Do You Focus On The Tempo When Lifting???

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You know, when you first started lifting weights it might have been a case of picking the heaviest you can lift and chucking them about, maybe it's still like that now? Do you stick to the same tempo when lifting your weights or do you mix it up? Have you ever heard of the phrase TUT or time under tension? Did you know that you can build muscle effectively by changing how fast or slow you lift your weights and if you put pause reps into your sets? If this is all sounding rather new to you then I suggest you read on to learn how you can include some new methods into your training sessions that may well give you the extra kick you need.

What Is Tempo?

May sound like I am patronising you, but for those of you who don't know this simply means the speed at which you are lifting the weights. We all know that weight training is the best for burning calories and sculpting your body in a way where you can look at yourself and smile. So tempo is important because the speed at which you either push or pull something is going to have a greater impact on your muscles. Think about it, if you are pushing a 40kg weight but counting to three before pressing it, the load on your muscles is much greater than just repping out without a pause.

Different Tempos

There are a variety of different tempos you can perform when looking at shaking up your routine to give yourself a kick up the bum. Something as easy as changing the speed of which you lift something is going to make a big difference to your muscles. It's called TUT training which is also know as time under tension. This is the amount of time you spend with a certain muscle under tension of a certain weight, and yes, it's not pleasant.

Examples Of Tempos 

You can literally explore every avenue of lifting when you change the tempo of how you lift each weight during each set. For instance you might want to control the eccentric phase of a lift which is commonly known as the 'negative'. With this you might want to slow it right down for 1-4 seconds before you perform a concentric repetition. On the other hand you might want to have a quick eccentric (negative) rep and a very slow concentric movement. The tempo is designed to how you see fit, so even an extra second of tension on a muscle group is going to see good results.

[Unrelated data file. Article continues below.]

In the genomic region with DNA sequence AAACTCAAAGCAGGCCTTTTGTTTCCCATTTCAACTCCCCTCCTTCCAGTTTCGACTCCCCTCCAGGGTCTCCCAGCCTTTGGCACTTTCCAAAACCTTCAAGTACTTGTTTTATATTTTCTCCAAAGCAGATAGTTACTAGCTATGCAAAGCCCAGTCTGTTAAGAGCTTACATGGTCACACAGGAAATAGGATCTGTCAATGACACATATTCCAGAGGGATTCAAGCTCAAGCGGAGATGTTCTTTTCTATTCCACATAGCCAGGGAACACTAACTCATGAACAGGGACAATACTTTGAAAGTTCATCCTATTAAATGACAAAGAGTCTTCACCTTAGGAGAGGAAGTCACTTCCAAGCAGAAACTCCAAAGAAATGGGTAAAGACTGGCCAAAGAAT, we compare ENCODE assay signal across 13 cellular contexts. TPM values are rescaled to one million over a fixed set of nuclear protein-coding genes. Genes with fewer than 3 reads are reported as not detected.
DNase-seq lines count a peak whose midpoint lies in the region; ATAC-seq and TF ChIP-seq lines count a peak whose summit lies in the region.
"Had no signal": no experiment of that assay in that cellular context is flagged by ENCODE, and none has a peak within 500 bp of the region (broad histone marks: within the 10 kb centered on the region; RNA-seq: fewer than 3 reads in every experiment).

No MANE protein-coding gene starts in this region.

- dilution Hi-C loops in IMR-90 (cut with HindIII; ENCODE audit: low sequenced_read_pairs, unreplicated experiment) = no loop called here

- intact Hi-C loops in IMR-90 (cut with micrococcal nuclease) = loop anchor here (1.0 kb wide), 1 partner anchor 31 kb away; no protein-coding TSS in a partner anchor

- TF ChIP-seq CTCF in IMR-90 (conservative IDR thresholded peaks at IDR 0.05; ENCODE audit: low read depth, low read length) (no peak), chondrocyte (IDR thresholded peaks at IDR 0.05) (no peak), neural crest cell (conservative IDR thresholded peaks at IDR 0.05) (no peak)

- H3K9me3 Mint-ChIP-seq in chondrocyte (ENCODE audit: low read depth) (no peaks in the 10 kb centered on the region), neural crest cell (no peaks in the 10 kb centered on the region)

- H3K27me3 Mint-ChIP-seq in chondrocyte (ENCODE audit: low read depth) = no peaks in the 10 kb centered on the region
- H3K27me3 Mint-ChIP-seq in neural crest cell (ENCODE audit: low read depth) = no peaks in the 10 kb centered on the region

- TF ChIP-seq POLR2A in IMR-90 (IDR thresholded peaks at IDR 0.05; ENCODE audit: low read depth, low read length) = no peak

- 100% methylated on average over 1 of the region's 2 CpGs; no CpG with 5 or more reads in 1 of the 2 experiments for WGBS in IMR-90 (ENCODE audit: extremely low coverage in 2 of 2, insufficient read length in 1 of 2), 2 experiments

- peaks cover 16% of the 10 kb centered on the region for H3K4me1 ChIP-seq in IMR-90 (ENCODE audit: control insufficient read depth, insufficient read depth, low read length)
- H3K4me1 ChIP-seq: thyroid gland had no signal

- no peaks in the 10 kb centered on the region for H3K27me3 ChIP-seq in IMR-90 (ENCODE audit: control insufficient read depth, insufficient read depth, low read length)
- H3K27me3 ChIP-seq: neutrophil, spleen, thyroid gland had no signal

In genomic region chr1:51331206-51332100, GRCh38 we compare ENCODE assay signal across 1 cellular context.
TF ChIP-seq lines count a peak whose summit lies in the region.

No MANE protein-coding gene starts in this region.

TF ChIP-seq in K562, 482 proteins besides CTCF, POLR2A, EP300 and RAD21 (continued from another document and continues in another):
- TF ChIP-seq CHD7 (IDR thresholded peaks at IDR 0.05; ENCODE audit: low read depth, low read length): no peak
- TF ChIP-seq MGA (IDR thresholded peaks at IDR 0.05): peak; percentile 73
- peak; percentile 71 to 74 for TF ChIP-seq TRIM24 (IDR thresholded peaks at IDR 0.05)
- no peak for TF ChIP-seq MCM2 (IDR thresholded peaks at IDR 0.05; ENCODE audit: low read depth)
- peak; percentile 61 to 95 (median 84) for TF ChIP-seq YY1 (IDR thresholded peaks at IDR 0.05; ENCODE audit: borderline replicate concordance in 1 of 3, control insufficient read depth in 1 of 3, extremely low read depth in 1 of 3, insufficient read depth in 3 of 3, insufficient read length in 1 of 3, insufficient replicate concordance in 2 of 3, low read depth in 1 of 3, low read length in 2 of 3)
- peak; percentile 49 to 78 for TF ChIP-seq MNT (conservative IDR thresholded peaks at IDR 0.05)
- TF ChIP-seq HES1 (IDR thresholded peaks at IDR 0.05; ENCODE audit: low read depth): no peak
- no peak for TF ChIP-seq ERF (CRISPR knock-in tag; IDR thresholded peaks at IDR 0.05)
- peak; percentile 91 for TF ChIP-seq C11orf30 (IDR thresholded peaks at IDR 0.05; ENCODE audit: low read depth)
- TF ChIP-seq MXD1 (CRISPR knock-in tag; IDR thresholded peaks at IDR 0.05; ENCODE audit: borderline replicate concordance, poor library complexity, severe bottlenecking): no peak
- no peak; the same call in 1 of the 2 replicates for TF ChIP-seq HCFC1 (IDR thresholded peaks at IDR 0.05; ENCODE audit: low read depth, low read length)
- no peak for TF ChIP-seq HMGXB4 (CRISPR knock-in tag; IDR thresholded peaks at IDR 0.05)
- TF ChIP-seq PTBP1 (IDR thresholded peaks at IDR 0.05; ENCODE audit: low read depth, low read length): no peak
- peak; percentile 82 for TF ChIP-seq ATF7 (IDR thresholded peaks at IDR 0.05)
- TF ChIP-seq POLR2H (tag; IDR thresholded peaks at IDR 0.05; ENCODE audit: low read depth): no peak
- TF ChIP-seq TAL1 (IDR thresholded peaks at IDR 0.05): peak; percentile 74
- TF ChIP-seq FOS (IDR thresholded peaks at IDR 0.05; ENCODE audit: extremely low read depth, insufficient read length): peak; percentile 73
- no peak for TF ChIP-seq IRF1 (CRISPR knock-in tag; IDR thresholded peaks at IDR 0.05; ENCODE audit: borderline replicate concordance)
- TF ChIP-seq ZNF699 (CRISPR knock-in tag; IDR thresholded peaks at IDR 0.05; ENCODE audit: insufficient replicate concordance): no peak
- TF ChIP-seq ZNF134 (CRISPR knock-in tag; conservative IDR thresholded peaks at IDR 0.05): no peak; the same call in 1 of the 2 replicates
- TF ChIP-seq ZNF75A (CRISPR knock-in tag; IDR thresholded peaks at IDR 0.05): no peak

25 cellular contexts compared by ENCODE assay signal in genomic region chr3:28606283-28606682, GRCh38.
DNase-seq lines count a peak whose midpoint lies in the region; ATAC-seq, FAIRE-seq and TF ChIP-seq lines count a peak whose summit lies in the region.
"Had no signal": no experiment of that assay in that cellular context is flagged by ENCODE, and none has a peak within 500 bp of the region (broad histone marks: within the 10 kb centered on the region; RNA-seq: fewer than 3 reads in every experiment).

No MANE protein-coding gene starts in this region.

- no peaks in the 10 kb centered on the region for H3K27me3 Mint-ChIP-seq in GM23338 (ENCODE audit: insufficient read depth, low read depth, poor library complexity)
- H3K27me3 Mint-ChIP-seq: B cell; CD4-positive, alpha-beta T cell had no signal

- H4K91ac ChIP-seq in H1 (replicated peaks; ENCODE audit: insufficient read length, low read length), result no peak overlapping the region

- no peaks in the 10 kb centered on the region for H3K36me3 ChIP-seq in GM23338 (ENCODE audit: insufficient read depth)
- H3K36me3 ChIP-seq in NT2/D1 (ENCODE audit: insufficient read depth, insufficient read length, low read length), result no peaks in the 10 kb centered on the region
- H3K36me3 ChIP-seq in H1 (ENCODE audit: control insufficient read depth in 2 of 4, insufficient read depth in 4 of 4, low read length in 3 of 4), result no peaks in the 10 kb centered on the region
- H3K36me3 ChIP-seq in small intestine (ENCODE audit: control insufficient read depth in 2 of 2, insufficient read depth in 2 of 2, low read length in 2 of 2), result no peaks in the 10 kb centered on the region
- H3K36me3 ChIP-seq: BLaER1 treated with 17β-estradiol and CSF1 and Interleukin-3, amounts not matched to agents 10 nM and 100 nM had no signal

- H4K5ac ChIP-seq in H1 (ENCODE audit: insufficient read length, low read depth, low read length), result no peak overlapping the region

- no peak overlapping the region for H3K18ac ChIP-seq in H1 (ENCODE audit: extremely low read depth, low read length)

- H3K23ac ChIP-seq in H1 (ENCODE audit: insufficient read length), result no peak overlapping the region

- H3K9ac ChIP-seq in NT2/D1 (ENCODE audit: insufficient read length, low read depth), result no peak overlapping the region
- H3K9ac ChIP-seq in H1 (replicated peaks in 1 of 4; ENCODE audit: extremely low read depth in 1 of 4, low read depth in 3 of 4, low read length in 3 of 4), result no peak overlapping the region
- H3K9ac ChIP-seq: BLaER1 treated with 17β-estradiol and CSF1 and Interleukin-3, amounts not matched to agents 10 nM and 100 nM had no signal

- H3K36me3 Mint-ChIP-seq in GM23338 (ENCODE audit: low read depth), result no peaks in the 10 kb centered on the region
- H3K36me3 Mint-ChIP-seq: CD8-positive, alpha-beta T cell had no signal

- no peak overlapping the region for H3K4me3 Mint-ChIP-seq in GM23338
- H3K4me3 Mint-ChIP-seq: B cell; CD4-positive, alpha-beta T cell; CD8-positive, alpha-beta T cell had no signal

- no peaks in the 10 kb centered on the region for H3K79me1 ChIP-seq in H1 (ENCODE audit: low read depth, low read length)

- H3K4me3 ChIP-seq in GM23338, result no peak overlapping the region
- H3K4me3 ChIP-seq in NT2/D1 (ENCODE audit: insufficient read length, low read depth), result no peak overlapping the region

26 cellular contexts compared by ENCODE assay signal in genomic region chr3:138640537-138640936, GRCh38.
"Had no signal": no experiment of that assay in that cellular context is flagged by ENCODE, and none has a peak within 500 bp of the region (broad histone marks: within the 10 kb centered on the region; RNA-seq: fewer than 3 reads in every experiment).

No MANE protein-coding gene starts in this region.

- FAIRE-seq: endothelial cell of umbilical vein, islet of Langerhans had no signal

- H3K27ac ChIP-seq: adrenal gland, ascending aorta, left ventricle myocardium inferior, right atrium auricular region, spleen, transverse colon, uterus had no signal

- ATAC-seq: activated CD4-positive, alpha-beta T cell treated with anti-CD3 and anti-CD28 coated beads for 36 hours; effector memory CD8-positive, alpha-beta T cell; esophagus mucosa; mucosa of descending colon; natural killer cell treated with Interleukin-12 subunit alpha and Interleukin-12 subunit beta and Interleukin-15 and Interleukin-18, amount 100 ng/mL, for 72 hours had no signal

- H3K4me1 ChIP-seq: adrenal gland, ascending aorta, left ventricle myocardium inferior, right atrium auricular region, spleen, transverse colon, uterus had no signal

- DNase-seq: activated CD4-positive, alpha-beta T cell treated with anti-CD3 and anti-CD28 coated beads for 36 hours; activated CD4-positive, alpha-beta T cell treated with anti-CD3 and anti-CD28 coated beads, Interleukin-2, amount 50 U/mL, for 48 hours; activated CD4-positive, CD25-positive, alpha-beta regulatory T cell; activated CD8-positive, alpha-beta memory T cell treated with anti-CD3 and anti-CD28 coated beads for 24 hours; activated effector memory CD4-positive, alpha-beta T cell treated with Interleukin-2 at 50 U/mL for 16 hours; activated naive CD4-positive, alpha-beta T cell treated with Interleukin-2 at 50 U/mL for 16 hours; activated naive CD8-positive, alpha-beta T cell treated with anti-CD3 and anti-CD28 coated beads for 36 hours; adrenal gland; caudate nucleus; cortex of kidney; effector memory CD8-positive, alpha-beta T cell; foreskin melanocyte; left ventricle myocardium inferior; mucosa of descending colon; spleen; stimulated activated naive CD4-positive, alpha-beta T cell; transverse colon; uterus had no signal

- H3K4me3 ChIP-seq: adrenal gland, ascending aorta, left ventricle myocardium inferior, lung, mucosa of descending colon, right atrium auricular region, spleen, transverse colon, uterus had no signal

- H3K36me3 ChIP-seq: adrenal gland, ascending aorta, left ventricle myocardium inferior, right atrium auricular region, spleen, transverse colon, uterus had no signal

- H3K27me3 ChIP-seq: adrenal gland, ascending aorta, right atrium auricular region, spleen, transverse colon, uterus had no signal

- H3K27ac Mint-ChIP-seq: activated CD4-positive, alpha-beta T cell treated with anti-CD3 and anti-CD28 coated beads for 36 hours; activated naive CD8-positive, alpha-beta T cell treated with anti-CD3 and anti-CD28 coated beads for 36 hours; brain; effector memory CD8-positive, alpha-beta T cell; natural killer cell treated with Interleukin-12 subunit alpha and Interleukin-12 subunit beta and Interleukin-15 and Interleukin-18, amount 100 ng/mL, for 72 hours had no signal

Pause Reps

Another good example of a tempo change is to use pause reps whereby you pause at the bottom of each rep before returning to the start position. This engages the muscles and allows them to feel more strain than they normally would, creating a larger impact on the muscle group. Pause reps can be used on a squat, chest press or lateral raise.

If you're wanting a new way to shake up your workouts, this is definitely it. You might need to lighten your weights slightly but get ready to experience a whole new level of training. Enjoy :)

About the Author

Job Role Nutritional and Fitness Advisor Qualifications Premier International Diploma in Personal Training, Nutrition and Sports Massage Therapy Scott has always been active growing up being involved in different sport teams and individual sports such as boxing and Jiu Jitsu. It wasn't until Scott dislocated his left knee during a Jiu Jitsu Competition when he developed a new passion which was going to the gym. Scott studied an International Diploma in Personal Training, Nutrition and Sports Massage Therapy which he has used for over 8 years in the Fitness Industry. Scott has been successful in his field in the UK and in other countries of the world. He has helped many people achieve their goals in Fat Loss, Weight gain, Hypertrophy and other areas of Health and Fitness. Scott is very passionate and is a big motivator who is going to provide you with expert advice and looks forward to helping you with your goals. There is more to see of Scott as he will be competing in Fitness Modelling competitions this year and next so keep a look out for him.
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